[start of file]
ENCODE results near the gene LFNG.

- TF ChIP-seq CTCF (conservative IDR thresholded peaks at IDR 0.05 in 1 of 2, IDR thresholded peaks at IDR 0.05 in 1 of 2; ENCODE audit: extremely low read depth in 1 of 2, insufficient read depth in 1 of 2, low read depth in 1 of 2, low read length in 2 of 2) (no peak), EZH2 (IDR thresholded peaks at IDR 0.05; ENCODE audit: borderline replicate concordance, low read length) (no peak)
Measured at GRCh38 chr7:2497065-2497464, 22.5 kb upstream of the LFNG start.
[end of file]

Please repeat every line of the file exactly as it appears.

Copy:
ENCODE results near the gene LFNG.

- TF ChIP-seq CTCF (conservative IDR thresholded peaks at IDR 0.05 in 1 of 2, IDR thresholded peaks at IDR 0.05 in 1 of 2; ENCODE audit: extremely low read depth in 1 of 2, insufficient read depth in 1 of 2, low read depth in 1 of 2, low read length in 2 of 2) (no peak), EZH2 (IDR thresholded peaks at IDR 0.05; ENCODE audit: borderline replicate concordance, low read length) (no peak)
Measured at GRCh38 chr7:2497065-2497464, 22.5 kb upstream of the LFNG start.